Paul’s Mother Earth

The creation itself will be set free from its bondage to decay and will obtain the freedom of the glory of the children of God. We know that the whole creation has been groaning in labor pains until now; and not only the creation, but we ourselves, who have the first fruits of the Spirit, groan inwardly while we wait for adoption, the redemption of our bodies. (Romans 8:20b-23)

One doesn’t expect “Mother Earth” images in Paul’s writings, but here it is: creation itself is writhing in birth pangs.

The pain it feels–the pain we feel–is our “bondage to decay.” We are slaves to decay; “time and chance happeneth to them all” (Ecclesiastes 9:11).

What does Mother Earth give birth to? Not to ourselves, in Paul’s image, but to our full adoption, “the redemption of our bodies.” Not just birthed, but fully raised, and fully accepted as sons and daughters of God, “the freedom and the glory of the children of God.”

So, part of Paul’s reasoning about pain, sorrow and decay–it’s the natural order of things. This is in line with non-theistic views of pain–bad things happen because this is how the world just is. But Paul’s good news subverts this. We somehow sense that the pain of childbirth, though as natural as anything, is at the same time profoundly unnatural–it seems wrong that something so connected with the giving of life should be also so connected with pain that makes one groan.

Especially those of us who have “tasted and seen that the Lord is good,” who have received and recognize the gifts that God has given us, have this hope: one day, all of our pain and suffering will be redeemed. It would be enough that God would see us through our difficulties, dayenu, but God promises even more: the redemption of those difficulties, the redemption of our very lives.

Praise be to God.

About Will Fitzgerald

I work on recommendation systems and lexical resources for Wordnik.

One thought on “Paul’s Mother Earth

  1. John Thomas says:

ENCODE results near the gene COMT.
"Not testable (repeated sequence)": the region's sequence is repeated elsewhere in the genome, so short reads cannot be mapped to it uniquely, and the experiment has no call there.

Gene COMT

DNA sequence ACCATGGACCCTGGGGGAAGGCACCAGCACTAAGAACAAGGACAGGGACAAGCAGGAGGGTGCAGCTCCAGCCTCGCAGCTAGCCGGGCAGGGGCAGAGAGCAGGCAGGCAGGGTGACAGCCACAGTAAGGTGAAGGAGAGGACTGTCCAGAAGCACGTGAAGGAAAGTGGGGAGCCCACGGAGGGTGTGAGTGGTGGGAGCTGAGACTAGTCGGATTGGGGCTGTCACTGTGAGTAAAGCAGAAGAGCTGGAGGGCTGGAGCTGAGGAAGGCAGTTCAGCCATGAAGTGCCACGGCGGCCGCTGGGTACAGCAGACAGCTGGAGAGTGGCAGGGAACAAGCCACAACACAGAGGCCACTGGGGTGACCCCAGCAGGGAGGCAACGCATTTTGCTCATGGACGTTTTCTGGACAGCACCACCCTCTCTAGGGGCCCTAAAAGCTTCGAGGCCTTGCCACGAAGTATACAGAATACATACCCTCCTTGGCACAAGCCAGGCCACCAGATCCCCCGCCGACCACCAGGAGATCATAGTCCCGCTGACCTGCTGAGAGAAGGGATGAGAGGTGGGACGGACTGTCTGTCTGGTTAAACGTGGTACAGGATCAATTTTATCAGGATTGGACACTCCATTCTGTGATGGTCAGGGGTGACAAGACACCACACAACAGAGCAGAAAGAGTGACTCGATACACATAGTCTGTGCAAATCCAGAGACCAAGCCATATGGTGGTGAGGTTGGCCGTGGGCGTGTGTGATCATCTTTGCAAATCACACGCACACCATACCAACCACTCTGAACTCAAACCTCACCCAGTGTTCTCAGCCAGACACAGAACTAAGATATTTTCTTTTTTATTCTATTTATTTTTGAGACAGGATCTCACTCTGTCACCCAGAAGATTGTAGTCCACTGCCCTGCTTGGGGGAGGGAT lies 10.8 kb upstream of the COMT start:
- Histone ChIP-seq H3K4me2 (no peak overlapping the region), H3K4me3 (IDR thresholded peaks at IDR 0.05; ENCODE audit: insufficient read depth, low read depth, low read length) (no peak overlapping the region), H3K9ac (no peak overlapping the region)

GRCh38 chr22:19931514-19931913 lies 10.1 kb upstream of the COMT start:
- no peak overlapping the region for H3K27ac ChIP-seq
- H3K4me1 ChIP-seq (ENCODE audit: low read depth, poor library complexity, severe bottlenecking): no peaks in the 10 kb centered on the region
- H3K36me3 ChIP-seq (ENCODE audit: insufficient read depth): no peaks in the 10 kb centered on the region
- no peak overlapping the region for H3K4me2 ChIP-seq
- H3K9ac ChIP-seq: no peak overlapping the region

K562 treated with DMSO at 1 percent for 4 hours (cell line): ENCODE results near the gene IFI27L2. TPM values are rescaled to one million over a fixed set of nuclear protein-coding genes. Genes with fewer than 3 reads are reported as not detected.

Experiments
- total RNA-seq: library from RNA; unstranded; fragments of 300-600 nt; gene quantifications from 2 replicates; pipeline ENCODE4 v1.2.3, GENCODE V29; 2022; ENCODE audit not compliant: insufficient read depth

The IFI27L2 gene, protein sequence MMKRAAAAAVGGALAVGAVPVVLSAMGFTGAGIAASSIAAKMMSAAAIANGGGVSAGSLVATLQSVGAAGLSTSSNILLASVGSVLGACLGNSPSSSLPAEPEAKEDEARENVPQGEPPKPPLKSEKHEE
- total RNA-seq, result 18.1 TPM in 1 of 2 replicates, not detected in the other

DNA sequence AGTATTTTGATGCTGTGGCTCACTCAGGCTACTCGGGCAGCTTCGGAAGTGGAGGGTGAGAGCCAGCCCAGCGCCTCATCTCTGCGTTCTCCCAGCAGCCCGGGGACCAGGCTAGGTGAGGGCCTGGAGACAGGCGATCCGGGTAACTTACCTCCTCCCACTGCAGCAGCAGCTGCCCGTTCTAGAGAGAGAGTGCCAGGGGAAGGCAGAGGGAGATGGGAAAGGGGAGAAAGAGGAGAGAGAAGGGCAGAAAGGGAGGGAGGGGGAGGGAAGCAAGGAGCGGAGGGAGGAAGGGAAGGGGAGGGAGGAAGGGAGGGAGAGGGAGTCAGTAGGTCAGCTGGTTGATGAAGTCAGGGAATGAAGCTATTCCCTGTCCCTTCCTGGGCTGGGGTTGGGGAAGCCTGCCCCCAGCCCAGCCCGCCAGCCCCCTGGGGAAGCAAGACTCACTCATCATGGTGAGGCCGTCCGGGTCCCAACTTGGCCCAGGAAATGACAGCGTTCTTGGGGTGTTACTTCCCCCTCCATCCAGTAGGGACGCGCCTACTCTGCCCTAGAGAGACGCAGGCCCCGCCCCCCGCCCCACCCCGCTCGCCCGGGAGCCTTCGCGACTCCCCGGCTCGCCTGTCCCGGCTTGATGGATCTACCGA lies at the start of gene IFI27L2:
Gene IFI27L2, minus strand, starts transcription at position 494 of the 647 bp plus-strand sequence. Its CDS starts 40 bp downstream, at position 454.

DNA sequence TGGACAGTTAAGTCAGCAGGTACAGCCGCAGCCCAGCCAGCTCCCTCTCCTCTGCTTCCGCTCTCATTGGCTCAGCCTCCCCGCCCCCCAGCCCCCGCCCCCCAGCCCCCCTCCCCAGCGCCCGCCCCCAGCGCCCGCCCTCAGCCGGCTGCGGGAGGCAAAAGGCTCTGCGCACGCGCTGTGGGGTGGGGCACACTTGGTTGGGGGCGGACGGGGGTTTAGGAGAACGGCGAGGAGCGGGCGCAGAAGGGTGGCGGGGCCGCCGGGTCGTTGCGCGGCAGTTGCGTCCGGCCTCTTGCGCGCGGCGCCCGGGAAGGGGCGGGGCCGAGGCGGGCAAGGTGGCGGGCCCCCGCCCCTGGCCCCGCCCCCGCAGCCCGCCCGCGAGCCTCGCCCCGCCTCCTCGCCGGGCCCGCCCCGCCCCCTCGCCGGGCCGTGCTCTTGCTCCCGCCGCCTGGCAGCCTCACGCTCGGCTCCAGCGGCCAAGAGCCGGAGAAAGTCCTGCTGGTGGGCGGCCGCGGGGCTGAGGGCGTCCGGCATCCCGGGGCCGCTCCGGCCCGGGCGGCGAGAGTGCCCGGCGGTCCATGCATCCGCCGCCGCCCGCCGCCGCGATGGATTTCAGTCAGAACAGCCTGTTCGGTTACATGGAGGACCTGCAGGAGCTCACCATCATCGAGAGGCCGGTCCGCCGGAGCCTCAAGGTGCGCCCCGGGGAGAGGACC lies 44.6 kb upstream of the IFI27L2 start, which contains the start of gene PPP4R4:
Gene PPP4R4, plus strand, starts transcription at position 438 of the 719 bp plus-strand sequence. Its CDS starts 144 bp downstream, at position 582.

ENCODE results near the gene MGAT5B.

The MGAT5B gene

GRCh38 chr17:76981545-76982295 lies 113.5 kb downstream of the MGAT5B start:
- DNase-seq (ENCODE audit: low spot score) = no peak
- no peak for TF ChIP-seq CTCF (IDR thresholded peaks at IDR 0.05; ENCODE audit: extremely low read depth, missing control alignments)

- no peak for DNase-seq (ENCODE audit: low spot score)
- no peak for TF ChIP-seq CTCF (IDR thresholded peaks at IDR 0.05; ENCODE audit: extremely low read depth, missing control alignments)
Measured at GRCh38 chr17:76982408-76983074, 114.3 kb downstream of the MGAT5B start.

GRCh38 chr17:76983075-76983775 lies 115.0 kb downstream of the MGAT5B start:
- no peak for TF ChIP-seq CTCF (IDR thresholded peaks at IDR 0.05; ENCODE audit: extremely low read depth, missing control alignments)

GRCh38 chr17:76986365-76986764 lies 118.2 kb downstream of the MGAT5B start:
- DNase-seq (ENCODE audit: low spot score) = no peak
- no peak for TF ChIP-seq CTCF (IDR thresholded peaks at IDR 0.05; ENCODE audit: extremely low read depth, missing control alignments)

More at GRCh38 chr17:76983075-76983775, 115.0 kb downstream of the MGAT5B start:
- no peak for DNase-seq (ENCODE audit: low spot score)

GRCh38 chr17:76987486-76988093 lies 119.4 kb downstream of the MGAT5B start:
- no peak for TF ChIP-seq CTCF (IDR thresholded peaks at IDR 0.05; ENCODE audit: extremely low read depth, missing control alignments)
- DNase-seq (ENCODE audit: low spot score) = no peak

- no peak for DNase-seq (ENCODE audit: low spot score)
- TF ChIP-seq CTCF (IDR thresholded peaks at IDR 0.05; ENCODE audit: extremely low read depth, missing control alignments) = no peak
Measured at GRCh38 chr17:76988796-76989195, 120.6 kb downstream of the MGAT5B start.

In reading these verses this morning, I am struck by the relationship between pain and birth. It seems to me that birth itself is not the source of pain; rather pain precedes birth as a condition of new life. In my life, pain is the marker by which I can be sure that God is calling me. Satan is working to give us comfort and prosperity with the false promise that we can escape pain or at worse postpone it to a more convenient time. When I look back at the most painful periods of my life, I can see that one of two things happened. Either I fought the pain and stayed stuck in it for week or years; or I surrendered my self will to God and let Him lead me through the muck to a new place of His creation. The temple of self that I built was decaying and I resisted God as He was patiently calling me out of the rubble into a new life. My humanness wanted God to first give me the new life, before I would let go of my putrid past. However, God does not work that way. Decay, pain, destruction, defeat, etc. is the experience of being delivered (literally birthed) into the hands of God. God does not inflict us with suffering, He releases us from it when we turn to him. My resistance prolonged my birth in far too many situations. I can groan as the deceptions of Satan are revealed to me by God. I can groan as self-absorption is crushed by His feet. I can groan as I become willing to perceive the power and sovereignty of God in my life. Most importantly, I can celebrate what God has done and is doing while I groan. Lord, I pray that my groaning will mark another birth in my life today. Lord continue to deliver me from myself.

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